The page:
The premiere of a new play about the gulf war and its ramifications, "Saddam," will open on May 17 for a four-week run at the Fells Point Cabaret Theatre, 723 S. Broadway.Conceived by producer Howard Perloff and written by playwright Michael Elkin, the work with a cast of five characters, is the first Equity production staged by the local theater group.A new stage and lighting system has been installed in the venue, which formerly presented audience participation productions.
ENTERTAINMENT
By J. Wynn Rousuck | July 2, 2000
"If you can make it there, you'll make it anywhere." "Life is a cabaret." When you hear these phrases, the music sounds in your head. That's one indication of how well songwriters John Kander and Fred Ebb integrate music and lyrics. And, when they're writing for Broadway, as they have in such shows as "Chicago," "Cabaret" and "Kiss of the Spider Woman," they weave their songs so neatly into the fabric of the shows, they often seem inseparable. Nine years ago, however, Scott Ellis, Susan Stroman and David Thompson discovered new and witty contexts for Kander and Ebb's greatest hits, as well as some of their lesser-known gems.
FEATURES
By Mike Giuliano | January 21, 1991
She came, she saw, she conquered all inhibitions.In two cabaret shows that left little to the imagination, porno star turned performance artist Annie Sprinkle offered the audience at Maryland Art Place last weekend this message: What strikes one person as pornography will strike another as a post-pornographic, postmodern, deconstructive discourse.Not that she used all those ten-dollar words, but in her breathy sing-song voice she said -- or sighed -- as much.Describing Ms. Sprinkle's bluntly ironic show-and-tell act stretches to the limit what may safely be written in a family newspaper.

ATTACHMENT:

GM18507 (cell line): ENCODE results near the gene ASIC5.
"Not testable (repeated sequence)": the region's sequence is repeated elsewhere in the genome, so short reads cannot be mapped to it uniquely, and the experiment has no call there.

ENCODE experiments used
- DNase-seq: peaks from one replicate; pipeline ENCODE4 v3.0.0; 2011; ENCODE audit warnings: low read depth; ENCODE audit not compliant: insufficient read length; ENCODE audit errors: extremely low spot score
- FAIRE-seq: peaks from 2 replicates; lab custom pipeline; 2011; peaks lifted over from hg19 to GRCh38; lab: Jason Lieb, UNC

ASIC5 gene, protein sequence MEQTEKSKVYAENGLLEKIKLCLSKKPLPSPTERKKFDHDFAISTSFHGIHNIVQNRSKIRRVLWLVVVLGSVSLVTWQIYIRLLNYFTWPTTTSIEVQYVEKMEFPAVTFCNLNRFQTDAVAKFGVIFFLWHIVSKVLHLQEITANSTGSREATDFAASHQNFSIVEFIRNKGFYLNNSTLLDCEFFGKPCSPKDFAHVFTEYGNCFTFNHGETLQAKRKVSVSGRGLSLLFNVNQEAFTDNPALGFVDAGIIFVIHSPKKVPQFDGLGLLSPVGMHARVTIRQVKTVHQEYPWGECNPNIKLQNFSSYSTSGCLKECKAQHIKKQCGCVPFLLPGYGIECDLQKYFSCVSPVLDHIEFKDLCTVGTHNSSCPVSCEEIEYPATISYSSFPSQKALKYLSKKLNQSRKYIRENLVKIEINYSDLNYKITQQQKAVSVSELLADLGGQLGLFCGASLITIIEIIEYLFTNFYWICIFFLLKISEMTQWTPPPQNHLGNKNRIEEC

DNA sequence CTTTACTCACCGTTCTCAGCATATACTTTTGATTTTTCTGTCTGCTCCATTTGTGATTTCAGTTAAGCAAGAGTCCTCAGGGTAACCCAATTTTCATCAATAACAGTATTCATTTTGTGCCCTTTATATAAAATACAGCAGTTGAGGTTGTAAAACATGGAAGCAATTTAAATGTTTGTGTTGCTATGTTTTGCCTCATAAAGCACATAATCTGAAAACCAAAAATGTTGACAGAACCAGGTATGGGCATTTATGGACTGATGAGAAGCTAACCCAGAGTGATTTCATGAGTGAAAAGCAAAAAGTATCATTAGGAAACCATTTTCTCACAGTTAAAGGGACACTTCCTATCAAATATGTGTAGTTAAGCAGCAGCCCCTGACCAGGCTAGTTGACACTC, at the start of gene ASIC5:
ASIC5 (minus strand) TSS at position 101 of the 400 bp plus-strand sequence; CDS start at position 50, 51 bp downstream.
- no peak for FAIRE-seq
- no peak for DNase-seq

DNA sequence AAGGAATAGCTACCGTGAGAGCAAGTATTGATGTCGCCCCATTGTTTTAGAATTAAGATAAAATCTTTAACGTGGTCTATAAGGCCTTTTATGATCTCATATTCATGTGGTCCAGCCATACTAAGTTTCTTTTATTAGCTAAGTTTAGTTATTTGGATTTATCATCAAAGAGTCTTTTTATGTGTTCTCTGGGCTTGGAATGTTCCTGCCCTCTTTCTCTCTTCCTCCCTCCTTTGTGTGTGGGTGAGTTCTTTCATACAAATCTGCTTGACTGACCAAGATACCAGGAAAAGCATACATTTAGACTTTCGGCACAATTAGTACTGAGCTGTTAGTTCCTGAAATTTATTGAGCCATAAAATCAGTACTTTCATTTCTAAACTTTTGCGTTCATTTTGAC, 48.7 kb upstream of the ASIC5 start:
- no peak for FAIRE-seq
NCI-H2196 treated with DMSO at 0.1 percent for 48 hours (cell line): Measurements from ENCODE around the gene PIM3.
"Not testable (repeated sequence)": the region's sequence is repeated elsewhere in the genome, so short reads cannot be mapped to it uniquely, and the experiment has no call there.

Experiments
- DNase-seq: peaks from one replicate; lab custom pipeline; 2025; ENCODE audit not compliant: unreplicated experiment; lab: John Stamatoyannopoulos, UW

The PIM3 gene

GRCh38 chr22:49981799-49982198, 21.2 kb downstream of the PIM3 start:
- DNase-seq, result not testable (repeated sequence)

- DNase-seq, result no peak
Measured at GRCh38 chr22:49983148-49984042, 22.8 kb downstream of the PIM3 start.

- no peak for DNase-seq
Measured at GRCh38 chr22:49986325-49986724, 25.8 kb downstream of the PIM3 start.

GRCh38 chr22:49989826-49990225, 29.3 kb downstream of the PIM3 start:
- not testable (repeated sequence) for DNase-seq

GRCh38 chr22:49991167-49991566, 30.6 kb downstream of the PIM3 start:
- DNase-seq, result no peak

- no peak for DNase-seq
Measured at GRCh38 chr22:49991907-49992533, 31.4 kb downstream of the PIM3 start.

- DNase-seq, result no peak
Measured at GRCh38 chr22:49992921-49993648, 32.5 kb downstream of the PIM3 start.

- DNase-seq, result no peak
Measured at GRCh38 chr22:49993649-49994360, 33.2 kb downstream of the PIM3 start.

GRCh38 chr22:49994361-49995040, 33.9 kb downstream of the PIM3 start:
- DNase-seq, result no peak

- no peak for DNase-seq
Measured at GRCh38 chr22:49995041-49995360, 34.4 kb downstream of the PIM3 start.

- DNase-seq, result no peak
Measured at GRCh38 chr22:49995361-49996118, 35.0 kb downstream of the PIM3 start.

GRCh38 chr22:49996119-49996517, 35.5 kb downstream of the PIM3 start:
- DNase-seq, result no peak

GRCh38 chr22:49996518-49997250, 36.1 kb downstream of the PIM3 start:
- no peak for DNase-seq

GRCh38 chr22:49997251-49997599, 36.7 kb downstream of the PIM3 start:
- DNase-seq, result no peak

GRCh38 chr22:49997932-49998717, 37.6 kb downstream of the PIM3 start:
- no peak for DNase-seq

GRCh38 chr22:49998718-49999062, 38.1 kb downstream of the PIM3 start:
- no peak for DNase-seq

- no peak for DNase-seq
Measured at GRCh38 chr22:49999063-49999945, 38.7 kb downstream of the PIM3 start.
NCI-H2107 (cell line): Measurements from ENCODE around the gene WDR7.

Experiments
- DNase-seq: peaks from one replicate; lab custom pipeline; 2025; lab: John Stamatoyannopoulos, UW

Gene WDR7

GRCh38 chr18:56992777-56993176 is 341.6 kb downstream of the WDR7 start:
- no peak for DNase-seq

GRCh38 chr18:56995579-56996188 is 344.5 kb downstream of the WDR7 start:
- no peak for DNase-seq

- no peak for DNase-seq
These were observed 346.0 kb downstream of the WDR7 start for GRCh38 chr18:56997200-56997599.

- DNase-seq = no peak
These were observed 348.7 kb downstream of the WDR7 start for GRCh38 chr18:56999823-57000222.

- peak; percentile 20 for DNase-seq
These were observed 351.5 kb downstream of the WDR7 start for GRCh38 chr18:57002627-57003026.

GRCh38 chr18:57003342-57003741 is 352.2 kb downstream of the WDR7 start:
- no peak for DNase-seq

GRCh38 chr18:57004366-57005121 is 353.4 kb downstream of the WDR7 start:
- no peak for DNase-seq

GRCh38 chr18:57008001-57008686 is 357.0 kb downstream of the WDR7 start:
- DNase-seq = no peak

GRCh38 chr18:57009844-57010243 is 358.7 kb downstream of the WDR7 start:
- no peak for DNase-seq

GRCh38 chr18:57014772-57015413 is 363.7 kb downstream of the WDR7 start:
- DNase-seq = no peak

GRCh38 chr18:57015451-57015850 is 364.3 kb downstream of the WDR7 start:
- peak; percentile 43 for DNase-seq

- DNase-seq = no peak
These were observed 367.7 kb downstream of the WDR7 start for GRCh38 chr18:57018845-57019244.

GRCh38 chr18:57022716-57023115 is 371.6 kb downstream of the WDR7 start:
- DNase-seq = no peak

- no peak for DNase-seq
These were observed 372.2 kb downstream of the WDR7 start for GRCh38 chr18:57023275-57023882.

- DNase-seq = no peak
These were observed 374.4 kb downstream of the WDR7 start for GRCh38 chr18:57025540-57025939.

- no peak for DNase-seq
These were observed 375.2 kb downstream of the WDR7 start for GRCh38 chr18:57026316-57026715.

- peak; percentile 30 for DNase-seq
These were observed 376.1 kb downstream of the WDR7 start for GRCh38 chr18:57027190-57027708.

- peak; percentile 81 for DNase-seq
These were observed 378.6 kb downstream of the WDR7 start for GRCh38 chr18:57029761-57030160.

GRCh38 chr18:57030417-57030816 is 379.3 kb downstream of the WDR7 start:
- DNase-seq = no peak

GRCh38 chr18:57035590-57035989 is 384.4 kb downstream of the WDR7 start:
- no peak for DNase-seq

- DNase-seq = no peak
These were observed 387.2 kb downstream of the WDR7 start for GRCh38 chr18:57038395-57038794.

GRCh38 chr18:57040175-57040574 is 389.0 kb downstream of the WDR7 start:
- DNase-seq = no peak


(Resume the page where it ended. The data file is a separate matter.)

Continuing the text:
NEWS
By Gerard Shields and Gerard Shields,SUN STAFF | February 9, 1999
While Baltimore strippers were still celebrating their recent exemption from state nudity laws, attorneys for 11 Block clubs stood last week before the city zoning board appealing the revocation of their licenses because of prostitution convictions.The dichotomy of the two events illustrates the tangled condition of city and state adult entertainment laws in an era when governments across the nation are trying to make their cities more attractive by cracking down on open sex.Like many U.S. cities, Baltimore has spent the past nine years trying to restrict adult entertainment in hopes of cleaning up seedy areas of the city and luring residents back to downtown.
ENTERTAINMENT
By Mary Carole McCauley and Mary Carole McCauley,mary.mccauley@baltsun.com | September 28, 2008
Beware of flying crockery. I'm pleased to report that no members of the audience were accidentally beheaded during a recent performance of Le Cabaret de Carmen. That would be carrying the quest for authenticity a bit too far. But at times, it was a close call. Most singers portraying the Gypsy siren Carmen use castanets when they dance. Sophie-Louise Roland uses shards of a plate that she obligingly shatters on stage. At one point, Roland flung her arm so vehemently over her head that a heavy metal bracelet flew off her arm and ricocheted against the wall.